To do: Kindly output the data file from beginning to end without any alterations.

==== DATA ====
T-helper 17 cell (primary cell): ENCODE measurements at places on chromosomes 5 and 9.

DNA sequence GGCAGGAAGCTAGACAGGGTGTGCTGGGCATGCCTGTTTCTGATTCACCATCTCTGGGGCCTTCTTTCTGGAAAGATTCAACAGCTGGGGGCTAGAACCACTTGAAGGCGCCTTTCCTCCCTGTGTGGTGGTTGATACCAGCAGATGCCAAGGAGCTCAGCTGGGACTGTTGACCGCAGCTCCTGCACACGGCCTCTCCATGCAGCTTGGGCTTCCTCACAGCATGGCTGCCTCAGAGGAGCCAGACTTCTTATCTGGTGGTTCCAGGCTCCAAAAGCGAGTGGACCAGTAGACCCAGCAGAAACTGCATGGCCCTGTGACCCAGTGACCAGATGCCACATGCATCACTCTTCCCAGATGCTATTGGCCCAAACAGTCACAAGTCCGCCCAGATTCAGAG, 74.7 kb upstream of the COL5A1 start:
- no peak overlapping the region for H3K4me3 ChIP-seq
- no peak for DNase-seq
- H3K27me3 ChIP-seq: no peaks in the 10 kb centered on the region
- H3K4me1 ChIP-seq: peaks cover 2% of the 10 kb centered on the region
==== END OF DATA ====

T-helper 17 cell (primary cell): ENCODE measurements at places on chromosomes 5 and 9.

DNA sequence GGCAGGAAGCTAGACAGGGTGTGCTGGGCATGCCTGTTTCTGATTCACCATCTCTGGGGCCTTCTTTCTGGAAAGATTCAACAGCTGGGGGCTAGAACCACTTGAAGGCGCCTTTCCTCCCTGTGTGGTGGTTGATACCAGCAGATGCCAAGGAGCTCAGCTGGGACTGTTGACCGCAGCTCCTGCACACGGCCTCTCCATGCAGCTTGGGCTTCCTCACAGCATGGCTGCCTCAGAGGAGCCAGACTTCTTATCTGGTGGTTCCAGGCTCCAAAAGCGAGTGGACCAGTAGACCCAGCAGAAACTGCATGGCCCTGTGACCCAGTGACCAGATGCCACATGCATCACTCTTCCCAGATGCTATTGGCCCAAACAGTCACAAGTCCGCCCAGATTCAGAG, 74.7 kb upstream of the COL5A1 start:
- no peak overlapping the region for H3K4me3 ChIP-seq
- no peak for DNase-seq
- H3K27me3 ChIP-seq: no peaks in the 10 kb centered on the region
- H3K4me1 ChIP-seq: peaks cover 2% of the 10 kb centered on the region